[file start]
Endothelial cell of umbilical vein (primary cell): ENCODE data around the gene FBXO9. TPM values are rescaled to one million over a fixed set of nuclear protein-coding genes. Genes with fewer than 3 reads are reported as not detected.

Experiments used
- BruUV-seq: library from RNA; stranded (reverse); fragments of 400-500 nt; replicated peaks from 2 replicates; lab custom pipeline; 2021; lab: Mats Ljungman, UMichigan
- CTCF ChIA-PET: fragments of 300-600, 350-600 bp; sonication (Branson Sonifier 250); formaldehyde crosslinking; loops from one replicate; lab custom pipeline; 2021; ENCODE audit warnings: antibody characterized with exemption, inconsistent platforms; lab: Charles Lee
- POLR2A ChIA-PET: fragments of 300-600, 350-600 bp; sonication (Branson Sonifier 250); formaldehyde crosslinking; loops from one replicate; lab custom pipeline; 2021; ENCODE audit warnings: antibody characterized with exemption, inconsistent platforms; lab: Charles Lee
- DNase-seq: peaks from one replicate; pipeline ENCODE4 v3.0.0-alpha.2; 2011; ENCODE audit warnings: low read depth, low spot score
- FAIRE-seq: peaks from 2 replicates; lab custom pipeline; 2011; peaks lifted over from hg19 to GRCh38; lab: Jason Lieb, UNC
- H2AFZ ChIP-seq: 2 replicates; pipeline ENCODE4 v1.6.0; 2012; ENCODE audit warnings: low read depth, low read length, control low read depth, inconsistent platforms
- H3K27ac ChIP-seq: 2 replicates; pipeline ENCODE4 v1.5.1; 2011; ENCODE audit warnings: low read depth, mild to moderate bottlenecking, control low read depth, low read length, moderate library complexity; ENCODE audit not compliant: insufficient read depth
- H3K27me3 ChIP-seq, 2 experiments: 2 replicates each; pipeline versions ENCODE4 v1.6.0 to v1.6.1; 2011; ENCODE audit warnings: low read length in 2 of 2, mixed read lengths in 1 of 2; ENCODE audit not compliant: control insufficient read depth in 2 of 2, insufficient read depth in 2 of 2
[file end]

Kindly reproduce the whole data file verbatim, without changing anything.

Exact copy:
Endothelial cell of umbilical vein (primary cell): ENCODE data around the gene FBXO9. TPM values are rescaled to one million over a fixed set of nuclear protein-coding genes. Genes with fewer than 3 reads are reported as not detected.

Experiments used
- BruUV-seq: library from RNA; stranded (reverse); fragments of 400-500 nt; replicated peaks from 2 replicates; lab custom pipeline; 2021; lab: Mats Ljungman, UMichigan
- CTCF ChIA-PET: fragments of 300-600, 350-600 bp; sonication (Branson Sonifier 250); formaldehyde crosslinking; loops from one replicate; lab custom pipeline; 2021; ENCODE audit warnings: antibody characterized with exemption, inconsistent platforms; lab: Charles Lee
- POLR2A ChIA-PET: fragments of 300-600, 350-600 bp; sonication (Branson Sonifier 250); formaldehyde crosslinking; loops from one replicate; lab custom pipeline; 2021; ENCODE audit warnings: antibody characterized with exemption, inconsistent platforms; lab: Charles Lee
- DNase-seq: peaks from one replicate; pipeline ENCODE4 v3.0.0-alpha.2; 2011; ENCODE audit warnings: low read depth, low spot score
- FAIRE-seq: peaks from 2 replicates; lab custom pipeline; 2011; peaks lifted over from hg19 to GRCh38; lab: Jason Lieb, UNC
- H2AFZ ChIP-seq: 2 replicates; pipeline ENCODE4 v1.6.0; 2012; ENCODE audit warnings: low read depth, low read length, control low read depth, inconsistent platforms
- H3K27ac ChIP-seq: 2 replicates; pipeline ENCODE4 v1.5.1; 2011; ENCODE audit warnings: low read depth, mild to moderate bottlenecking, control low read depth, low read length, moderate library complexity; ENCODE audit not compliant: insufficient read depth
- H3K27me3 ChIP-seq, 2 experiments: 2 replicates each; pipeline versions ENCODE4 v1.6.0 to v1.6.1; 2011; ENCODE audit warnings: low read length in 2 of 2, mixed read lengths in 1 of 2; ENCODE audit not compliant: control insufficient read depth in 2 of 2, insufficient read depth in 2 of 2